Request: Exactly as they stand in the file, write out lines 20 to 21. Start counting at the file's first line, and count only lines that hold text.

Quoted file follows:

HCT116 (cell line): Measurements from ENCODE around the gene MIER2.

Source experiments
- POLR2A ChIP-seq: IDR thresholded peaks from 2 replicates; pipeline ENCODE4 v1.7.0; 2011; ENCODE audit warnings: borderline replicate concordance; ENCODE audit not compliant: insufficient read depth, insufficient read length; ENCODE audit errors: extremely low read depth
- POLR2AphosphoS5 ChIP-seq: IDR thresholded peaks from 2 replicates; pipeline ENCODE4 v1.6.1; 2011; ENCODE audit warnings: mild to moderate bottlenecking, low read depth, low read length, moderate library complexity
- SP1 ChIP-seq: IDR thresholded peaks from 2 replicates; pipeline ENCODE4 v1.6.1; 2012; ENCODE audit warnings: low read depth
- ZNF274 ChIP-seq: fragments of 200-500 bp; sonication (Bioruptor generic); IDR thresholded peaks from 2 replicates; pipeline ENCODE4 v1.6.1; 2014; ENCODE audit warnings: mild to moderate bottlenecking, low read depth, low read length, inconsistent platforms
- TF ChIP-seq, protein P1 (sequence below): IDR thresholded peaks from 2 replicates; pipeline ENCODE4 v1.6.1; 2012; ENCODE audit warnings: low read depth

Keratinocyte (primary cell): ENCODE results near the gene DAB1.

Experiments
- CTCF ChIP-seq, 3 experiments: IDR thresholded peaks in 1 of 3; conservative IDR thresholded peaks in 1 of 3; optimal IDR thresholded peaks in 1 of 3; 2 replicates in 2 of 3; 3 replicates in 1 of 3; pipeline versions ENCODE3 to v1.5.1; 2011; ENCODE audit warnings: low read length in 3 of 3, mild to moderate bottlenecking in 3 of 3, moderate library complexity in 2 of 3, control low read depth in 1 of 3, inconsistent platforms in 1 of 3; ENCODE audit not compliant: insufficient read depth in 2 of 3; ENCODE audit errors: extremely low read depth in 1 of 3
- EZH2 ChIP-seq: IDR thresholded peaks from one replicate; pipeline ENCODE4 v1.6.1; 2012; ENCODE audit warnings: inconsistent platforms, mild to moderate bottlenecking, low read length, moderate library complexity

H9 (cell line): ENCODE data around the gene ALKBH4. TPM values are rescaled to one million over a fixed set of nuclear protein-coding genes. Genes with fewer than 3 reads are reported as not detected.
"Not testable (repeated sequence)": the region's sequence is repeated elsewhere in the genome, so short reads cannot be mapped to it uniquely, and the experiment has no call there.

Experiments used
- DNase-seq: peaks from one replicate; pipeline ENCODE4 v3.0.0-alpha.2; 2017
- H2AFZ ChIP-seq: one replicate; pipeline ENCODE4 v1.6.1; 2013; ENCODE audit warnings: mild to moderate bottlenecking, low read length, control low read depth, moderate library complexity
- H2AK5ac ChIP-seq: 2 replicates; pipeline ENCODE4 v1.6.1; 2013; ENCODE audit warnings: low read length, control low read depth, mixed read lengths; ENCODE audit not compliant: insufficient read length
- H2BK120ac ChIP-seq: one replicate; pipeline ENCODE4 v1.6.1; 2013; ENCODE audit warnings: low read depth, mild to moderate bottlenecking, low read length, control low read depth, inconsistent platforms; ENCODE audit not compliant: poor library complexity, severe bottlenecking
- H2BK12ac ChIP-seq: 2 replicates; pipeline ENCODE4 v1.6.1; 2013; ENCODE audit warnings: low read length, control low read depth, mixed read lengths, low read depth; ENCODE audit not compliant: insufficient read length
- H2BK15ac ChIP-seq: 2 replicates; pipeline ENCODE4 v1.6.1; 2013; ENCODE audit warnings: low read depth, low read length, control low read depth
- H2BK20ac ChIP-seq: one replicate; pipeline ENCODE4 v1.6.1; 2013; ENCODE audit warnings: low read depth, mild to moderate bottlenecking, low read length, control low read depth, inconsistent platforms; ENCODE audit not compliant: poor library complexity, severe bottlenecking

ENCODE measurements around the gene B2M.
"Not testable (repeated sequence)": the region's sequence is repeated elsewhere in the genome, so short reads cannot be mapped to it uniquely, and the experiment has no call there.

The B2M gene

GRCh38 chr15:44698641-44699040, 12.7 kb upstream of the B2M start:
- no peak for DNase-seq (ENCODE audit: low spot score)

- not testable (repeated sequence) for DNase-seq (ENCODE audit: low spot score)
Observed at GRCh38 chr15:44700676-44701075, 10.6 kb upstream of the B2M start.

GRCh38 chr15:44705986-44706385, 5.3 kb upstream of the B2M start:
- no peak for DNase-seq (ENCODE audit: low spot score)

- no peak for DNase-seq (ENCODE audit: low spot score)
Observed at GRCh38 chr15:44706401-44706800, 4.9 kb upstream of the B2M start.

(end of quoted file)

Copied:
- H2BK15ac ChIP-seq: 2 replicates; pipeline ENCODE4 v1.6.1; 2013; ENCODE audit warnings: low read depth, low read length, control low read depth
- H2BK20ac ChIP-seq: one replicate; pipeline ENCODE4 v1.6.1; 2013; ENCODE audit warnings: low read depth, mild to moderate bottlenecking, low read length, control low read depth, inconsistent platforms; ENCODE audit not compliant: poor library complexity, severe bottlenecking